I enjoyed this poem a lot and I’d mostly attribute my admiration of it due to its use of sound and imagery though the white space, diction and repetition were quite intriguing too. I mean, just look at sentence phrasing here, “it was a night named friday”: I have no idea how this adds to the poem at all but you have to love that he’d didn’t go with the simple and mundane ‘friday night’. Anyway (had to get my fangirl moment of that out of the way), back to the main point of this post.
“bitterness erupts like a hot blast”
There’s a great use of consonance (ho’t’ blas’t’) and assonance (bitt’er’ness ‘er’upts) here; what’s better is that it draws attention to the lovely simile used. It succeeds in giving an abstract noun a physical image and one that suits the mood of the poem with its spontaneous violence.
“it was a soun shaking doun your spinal column”
This line is eye-catching because of its rhyme of soun and doun. It’s interesting because, while in the vernacular of English used in the poem soun and doun are an example of perfect rhyme, in English as we know it this would’ve been slant rhyme because soun would be followed by the sound of ‘d’ at the end of the word. Also, the auditory imagery of this “bad music” resonating violently down your very back is so strong, it makes you want to shiver.
“the rhythm jus bubbling an back-firing / raging an rising, then suddenly the music cut”
Alright, (cracks knuckles) let’s break this down –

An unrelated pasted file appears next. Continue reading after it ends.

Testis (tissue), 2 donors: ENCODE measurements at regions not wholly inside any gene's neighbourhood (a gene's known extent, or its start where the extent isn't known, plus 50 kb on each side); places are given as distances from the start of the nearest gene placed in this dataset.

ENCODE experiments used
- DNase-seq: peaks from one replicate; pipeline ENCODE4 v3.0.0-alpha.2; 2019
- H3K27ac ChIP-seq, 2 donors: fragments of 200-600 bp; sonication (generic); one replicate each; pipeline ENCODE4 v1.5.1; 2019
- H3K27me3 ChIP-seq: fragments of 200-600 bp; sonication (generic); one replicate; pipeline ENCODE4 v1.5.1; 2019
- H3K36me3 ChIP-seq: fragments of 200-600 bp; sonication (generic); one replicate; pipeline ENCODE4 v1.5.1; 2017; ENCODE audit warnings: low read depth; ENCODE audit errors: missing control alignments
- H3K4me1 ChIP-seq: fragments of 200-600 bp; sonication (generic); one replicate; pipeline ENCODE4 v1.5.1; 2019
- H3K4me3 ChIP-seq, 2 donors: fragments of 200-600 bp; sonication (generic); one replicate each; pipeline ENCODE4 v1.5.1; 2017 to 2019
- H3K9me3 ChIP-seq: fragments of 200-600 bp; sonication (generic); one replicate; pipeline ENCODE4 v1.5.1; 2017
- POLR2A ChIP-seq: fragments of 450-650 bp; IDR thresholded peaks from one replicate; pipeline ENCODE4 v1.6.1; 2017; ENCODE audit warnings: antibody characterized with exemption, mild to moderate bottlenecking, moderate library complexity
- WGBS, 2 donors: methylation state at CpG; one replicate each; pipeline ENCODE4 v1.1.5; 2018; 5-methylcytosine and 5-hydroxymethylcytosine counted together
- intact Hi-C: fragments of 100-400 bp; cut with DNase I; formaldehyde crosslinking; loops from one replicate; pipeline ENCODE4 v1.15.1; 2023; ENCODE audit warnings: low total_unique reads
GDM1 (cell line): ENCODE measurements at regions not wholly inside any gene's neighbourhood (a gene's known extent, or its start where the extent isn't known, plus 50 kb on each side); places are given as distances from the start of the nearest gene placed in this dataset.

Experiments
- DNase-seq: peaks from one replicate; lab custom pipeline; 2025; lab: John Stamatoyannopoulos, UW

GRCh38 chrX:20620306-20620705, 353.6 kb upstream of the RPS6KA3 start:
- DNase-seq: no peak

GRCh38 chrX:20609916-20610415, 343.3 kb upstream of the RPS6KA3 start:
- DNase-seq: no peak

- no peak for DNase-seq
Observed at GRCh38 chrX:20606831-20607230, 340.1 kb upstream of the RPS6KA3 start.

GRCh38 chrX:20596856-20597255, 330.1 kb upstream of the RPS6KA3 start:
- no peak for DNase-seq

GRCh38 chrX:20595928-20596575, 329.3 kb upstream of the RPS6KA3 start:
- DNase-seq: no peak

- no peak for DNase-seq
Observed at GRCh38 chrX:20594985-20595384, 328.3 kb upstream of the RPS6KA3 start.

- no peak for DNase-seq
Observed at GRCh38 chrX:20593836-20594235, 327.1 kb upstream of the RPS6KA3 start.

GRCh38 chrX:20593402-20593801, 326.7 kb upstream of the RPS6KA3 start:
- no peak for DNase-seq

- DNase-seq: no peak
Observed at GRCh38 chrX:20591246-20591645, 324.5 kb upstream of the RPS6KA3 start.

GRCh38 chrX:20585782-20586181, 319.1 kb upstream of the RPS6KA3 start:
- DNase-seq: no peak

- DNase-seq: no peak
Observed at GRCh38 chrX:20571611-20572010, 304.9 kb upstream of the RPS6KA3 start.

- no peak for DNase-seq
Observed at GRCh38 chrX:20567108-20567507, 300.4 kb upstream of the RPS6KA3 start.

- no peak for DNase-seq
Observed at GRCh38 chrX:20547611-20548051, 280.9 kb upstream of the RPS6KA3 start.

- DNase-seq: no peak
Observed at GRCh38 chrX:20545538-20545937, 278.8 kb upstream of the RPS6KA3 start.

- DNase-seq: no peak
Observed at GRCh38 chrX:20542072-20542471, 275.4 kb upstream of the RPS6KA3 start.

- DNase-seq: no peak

Alliteration: ‘b’u’bb’ling an ‘b’ack-firing / ‘r’aging an ‘r’ising
Consonance: ‘th’e rhy’th’m
Sound Repetition: bubbling ‘an’ back-firing / raging ‘an’ rising; bubbl’ing’ an back-fir’ing’ / rag’ing’ an ris’ing’
And yet the most powerful part of these two lines is when “suddenly the music cut”. Here’s why, these two lines are using medium-specific content or self-conscious medium, that is to say, that the rhythm of the music being talked about in the poem is mimicking the actual rhythm (in terms of metre, syllabes and rhyme) in the poem. There’s a rise and fall in the way the poem is recited here, the voice almost following a since curve as it rising and falls – much like the rhythm is said to rage and back fire (simultaneously, using the diction that makes us subconsciously think of a gun I might add). Yet, when we reach the end of the line, the soft sounds of “rhythm” and “jus” (without the ‘t’, this is important) and “rising” and “raging” (with a soft g, again important) that create a euphony disappear and the harsh repetition of ‘c’ makes itself known, creating cacophony. The when “suddenly the music cut” has much less use of complex sound and repetition, save of the consonance of ‘c’, compared to the rest of the two lines. The rhythm of the poem also imitates the tension, casually rise and falling till “suddenly the music cut” and then there’s a steep rise in tension as the readers wonder ‘why, why did it cut? what is about to happen?’
That’s all I have to say here on the awesomeness of this poem because it’s not my essay week, so have a great weekend!